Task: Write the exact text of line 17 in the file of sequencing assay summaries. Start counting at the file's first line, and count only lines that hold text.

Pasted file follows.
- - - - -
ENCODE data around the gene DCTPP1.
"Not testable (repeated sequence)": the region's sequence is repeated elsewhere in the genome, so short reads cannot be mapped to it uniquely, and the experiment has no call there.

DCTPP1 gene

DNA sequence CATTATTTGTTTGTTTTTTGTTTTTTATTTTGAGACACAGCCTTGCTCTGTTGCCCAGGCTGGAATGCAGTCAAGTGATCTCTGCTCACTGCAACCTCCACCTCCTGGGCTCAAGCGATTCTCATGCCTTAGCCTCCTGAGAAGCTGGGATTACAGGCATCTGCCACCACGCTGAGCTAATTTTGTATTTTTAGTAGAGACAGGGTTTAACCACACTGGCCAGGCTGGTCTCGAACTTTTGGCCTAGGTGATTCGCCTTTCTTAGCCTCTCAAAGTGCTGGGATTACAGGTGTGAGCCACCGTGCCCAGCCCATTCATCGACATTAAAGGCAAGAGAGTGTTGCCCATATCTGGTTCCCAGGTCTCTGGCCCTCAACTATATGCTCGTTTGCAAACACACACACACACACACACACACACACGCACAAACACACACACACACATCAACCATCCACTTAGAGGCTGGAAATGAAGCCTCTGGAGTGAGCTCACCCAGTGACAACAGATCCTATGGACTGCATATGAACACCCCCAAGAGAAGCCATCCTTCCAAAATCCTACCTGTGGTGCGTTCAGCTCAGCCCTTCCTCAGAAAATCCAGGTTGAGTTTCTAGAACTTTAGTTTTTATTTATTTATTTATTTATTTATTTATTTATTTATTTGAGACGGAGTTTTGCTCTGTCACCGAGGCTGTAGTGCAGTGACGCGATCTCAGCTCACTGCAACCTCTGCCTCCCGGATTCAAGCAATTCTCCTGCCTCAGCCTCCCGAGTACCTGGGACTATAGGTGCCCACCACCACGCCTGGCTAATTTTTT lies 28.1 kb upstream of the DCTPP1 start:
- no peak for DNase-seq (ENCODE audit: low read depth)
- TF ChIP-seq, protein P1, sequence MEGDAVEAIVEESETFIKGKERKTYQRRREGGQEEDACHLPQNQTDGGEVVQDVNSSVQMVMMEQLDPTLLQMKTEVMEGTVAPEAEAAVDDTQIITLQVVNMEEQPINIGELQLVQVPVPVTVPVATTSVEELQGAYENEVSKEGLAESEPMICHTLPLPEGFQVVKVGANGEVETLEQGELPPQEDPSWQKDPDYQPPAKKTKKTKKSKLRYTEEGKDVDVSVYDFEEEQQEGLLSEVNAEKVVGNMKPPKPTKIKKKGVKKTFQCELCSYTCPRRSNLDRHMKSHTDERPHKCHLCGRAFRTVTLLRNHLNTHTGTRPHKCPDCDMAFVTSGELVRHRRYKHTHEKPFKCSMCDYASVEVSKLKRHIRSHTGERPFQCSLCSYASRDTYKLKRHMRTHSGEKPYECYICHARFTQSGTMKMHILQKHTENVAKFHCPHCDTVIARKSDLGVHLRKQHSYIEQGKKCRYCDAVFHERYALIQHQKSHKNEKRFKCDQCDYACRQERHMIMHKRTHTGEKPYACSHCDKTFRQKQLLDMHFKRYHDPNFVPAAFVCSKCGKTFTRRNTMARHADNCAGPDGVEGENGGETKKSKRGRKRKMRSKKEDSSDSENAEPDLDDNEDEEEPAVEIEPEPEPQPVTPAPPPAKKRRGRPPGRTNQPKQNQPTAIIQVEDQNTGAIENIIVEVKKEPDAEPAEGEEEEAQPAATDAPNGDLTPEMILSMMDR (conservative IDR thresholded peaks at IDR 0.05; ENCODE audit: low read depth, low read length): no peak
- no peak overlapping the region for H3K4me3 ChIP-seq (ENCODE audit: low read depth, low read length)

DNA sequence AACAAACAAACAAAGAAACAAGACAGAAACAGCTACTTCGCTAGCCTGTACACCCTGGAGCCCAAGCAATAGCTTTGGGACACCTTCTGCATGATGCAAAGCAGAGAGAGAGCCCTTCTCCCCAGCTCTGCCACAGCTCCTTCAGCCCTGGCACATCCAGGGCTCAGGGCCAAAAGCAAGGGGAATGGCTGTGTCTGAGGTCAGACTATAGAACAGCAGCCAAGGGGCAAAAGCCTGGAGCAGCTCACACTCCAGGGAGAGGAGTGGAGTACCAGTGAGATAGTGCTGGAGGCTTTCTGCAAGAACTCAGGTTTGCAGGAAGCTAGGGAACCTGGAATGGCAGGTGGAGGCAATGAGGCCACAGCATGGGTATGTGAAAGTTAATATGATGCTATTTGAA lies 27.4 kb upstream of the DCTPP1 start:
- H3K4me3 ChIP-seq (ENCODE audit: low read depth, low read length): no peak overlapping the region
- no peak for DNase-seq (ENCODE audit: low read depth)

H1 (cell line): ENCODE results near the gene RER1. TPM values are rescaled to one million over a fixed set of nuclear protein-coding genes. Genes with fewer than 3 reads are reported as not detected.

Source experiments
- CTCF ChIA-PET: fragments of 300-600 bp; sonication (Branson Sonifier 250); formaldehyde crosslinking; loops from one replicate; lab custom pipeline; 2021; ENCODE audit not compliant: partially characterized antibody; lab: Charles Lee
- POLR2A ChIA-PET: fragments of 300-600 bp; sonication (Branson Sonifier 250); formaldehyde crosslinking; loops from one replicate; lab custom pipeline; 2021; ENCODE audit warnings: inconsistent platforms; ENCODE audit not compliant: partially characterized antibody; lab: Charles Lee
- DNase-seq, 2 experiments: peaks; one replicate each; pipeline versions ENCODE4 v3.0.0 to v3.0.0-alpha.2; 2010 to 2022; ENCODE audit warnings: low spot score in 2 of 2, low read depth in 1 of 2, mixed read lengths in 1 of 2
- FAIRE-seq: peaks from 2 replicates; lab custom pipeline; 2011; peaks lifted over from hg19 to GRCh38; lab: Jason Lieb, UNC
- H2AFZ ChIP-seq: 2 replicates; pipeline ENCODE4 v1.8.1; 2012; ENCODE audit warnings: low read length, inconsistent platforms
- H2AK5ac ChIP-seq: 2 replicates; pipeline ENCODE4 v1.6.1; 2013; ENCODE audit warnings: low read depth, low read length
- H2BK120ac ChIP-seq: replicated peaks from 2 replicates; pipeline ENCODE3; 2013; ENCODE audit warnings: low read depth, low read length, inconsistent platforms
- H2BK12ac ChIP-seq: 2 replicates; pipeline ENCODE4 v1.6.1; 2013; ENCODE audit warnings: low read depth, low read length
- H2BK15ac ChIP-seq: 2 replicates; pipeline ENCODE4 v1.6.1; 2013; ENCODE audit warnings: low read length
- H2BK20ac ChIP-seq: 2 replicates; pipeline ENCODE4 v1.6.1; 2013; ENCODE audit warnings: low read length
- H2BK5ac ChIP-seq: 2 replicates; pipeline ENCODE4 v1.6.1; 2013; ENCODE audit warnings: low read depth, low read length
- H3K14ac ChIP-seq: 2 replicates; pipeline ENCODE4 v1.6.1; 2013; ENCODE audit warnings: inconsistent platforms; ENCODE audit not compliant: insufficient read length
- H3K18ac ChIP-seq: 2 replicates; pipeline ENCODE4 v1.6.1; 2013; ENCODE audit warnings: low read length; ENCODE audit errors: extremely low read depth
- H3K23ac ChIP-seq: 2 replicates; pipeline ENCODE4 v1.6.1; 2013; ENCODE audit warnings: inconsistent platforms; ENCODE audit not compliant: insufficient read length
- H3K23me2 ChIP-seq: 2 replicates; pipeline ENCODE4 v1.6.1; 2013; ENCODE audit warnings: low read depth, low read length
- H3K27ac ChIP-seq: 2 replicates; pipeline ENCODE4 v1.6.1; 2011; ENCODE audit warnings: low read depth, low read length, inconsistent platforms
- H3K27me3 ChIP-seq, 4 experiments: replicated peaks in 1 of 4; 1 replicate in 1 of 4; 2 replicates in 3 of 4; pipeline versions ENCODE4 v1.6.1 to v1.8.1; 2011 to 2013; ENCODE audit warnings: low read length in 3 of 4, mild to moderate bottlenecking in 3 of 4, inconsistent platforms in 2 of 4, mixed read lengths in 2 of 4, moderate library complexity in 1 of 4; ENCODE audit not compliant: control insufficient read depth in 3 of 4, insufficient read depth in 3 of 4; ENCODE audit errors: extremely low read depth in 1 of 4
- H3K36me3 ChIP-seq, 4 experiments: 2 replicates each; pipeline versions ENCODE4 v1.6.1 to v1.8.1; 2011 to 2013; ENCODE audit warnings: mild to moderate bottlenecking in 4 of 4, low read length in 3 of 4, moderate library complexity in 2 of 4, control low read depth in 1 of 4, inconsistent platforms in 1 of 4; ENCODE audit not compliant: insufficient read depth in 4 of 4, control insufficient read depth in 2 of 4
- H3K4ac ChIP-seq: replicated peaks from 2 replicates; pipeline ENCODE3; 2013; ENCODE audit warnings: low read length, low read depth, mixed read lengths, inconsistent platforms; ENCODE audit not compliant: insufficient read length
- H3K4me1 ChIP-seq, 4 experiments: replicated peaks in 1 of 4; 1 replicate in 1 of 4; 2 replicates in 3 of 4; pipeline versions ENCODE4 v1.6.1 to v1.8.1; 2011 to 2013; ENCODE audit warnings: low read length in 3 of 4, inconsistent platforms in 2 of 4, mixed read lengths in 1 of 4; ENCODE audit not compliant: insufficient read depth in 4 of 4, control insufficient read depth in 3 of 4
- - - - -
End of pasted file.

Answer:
- H2AFZ ChIP-seq: 2 replicates; pipeline ENCODE4 v1.8.1; 2012; ENCODE audit warnings: low read length, inconsistent platforms